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Do you ever wake up on the middle of the night all sweaty?  Or keep trying different diets, only to stay at the same weight?  Are your hands and feet always cold?

If so, you can thank your thyroid gland.

Your thyroid gland is your body’s thermometer and metabolic chief.  It also plays a large role in regulating your energy. Let’s explore!

The thyroid gland is the small butterfly-shaped gland that is located under the “Adam’s apple” or larynx in your neck.  The thyroid operates by taking iodine from food, combining it with an amino acid called tyrosine and thus creating two thyroid hormones known as T3 and T4.  

The pituitary gland controls the thyroid gland by regulating the amount of each hormone circulating in the body.  When the thyroid hormones are too low, the pituitary sends a signal to the thyroid gland to produce more and vice versa.  You can think of the thyroid gland as the body’s furnace and the pituitary gland as the body’s thermometer. The thyroid hormones are like the heat in your body.  When the heat gets back to the thermometer, it turns off. When the body is too cool, the thermometer starts to produce more heat.

Then there’s one more key player in the system of your thyroid.  The hypothalamus gland. This gland determines the heat setting your body needs.  It is the gland that is responsible for stimulating the pituitary gland. You can think of the hypothalamus as the person who decides at which temperature the thermometer should be set at.  

As you can see, there are many parts involved in regulating your thyroid hormones.  Assuming that everything is functioning optimally, your thyroid would be balancing your breathing rate, heart rate, nervous system, body weight, muscular strength, menstrual cycle, body temperature, cholesterol levels and much more.

But let’s say that you have an imbalance in your thyroid gland, then what?  Well, if your thyroid gland is OVER-producing, called hyperthyroidism, you may experience:

  • Anxiety, Irritability or moodiness
  • Nervousness, hyperactivity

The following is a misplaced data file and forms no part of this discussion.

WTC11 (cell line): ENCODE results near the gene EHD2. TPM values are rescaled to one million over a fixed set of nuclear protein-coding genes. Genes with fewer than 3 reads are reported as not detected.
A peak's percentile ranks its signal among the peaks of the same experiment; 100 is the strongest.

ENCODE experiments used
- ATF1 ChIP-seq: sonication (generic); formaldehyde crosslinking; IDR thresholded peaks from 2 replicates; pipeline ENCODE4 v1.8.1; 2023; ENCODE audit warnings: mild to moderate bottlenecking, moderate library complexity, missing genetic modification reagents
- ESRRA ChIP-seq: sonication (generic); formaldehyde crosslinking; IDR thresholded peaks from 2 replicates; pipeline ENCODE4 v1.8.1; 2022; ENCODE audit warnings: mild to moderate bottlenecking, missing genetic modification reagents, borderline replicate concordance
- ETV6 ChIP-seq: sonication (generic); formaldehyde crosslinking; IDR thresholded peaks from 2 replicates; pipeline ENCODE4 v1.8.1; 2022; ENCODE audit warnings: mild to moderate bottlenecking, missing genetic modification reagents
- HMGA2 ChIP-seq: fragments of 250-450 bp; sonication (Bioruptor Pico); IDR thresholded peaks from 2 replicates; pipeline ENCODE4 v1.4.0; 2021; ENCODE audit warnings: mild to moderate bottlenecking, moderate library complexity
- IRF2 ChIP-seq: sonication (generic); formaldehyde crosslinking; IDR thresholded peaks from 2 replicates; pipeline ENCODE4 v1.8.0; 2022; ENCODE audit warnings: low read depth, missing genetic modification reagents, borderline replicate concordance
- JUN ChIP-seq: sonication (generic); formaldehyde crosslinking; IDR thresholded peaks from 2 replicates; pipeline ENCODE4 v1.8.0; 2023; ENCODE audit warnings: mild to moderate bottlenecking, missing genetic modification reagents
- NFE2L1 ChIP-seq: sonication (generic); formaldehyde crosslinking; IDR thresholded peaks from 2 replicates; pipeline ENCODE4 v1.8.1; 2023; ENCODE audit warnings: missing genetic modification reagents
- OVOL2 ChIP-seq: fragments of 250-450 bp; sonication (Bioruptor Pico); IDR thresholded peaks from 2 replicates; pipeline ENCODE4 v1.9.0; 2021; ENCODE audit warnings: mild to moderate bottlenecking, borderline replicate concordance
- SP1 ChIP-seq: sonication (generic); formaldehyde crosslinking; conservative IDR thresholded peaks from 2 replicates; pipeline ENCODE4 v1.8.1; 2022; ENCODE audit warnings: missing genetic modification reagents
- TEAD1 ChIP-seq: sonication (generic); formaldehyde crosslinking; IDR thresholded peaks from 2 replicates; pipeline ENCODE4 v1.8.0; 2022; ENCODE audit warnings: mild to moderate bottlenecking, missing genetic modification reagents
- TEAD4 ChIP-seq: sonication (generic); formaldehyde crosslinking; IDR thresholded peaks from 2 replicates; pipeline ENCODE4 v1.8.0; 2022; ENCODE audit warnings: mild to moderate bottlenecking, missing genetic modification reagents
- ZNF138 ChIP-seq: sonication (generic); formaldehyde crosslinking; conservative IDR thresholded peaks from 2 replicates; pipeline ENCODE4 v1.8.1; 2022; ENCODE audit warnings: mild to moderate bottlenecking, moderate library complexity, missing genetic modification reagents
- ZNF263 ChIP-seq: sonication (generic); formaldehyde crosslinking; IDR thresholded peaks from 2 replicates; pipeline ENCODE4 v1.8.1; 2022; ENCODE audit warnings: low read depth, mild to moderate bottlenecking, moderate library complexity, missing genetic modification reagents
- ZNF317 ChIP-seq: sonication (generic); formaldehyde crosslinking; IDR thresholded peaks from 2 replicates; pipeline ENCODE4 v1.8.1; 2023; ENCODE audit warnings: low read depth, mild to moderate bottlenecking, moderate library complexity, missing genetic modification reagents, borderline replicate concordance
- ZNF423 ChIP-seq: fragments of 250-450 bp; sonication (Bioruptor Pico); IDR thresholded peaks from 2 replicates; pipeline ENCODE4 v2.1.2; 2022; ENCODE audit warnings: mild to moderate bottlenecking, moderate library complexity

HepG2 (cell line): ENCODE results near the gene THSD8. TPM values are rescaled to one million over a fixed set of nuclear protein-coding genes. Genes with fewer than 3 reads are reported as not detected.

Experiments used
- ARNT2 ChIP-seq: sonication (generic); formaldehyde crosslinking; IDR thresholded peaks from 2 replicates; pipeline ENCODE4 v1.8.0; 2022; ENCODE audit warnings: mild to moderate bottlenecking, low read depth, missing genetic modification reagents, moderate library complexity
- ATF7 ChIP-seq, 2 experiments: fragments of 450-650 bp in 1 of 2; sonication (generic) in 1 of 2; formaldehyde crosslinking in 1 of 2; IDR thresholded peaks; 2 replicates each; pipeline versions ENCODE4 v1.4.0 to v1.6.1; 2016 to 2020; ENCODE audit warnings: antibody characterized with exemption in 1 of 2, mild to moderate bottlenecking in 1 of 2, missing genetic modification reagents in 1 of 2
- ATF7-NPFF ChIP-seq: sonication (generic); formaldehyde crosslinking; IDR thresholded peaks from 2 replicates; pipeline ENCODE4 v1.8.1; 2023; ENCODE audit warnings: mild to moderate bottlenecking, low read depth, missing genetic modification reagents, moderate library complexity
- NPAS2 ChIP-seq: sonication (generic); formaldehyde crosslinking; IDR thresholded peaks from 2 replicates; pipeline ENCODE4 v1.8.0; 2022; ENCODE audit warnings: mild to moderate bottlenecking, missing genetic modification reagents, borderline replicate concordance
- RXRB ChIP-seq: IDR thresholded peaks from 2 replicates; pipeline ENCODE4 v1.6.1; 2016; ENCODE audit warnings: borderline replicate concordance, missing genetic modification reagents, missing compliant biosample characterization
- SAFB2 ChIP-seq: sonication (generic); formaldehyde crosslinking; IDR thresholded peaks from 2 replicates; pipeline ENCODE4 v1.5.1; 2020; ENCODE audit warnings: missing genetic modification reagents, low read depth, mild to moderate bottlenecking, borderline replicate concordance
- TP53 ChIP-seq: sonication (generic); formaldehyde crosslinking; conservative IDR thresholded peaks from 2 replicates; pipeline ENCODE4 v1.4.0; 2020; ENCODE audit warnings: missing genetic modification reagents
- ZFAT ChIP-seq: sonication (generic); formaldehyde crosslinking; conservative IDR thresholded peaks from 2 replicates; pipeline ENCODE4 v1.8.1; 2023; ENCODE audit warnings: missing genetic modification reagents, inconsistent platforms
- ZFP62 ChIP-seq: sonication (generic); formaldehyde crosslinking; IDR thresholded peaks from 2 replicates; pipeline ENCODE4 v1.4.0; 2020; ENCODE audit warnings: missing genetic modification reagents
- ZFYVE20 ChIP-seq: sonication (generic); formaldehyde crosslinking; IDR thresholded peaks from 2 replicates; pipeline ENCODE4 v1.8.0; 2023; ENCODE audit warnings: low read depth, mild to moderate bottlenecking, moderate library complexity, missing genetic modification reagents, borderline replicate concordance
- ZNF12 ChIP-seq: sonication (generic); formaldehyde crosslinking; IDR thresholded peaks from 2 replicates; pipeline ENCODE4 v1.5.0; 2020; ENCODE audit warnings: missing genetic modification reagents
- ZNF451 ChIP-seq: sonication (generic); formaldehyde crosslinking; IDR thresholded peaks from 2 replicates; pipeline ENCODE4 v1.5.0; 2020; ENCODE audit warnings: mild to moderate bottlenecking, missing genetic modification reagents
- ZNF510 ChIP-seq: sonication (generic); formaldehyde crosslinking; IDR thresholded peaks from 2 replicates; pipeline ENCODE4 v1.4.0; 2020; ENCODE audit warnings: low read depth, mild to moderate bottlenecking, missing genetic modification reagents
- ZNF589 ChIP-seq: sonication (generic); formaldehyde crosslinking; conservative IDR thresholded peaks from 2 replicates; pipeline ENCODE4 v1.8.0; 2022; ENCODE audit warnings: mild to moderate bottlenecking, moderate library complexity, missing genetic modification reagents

• Sweating or sensitivity to high temperatures
  • Hand trembling (shaking)
  • Hair loss
  • Missed or light menstrual periods
  • Weight loss or trouble putting on weight
The medical recommendation for this is often to slow down the thyroid gland with medication or to slow down your heart rate to avoid the feeling of palpitations.  However, many people with hyperthyroidism go undiagnosed.

When you are UNDER-producing thyroid hormones, also called hypothyroidism, you may experience:

  • Trouble sleeping
  • Tiredness and fatigue
  • Difficulty concentrating
  • Dry skin and hair
  • Depression
  • Sensitivity to cold temperature
  • Frequent, heavy periods
  • Joint and muscle pain
  • Constipation
  • Difficulty losing weight

There are over 12 million Americans that experience this type of thyroid imbalance.  And one in seven of these people does not respond well to prescribed medication.

When it comes to nutrition, the remedies for your thyroid gland are often overlooked.  Lifestyle plays a large role in how your body regulates its hormones and health. Giving it the tools it needs through healthy eating is one of the best, gentlest ways to enable your body to heal.  Why is this prescription often overlooked? Medical doctors are generally not trained in nutrition. If you suspect you may have an underactive thyroid, there are ways to support your thyroid gland that do not involve drugs.

Iodine rich foods – Iodine is the key nutrient used by the thyroid gland.  It also helps with the metabolization of fats and is important in physical and mental development.  Foods that are high in iodine include iodized salt, seafood, saltwater fish, and kelp. You can also find trace amounts in asparagus, dulse, garlic, lima beans, mushrooms, sea salt, sesame seeds, soybeans, spinach, summer squash, Swiss chard and turnip greens.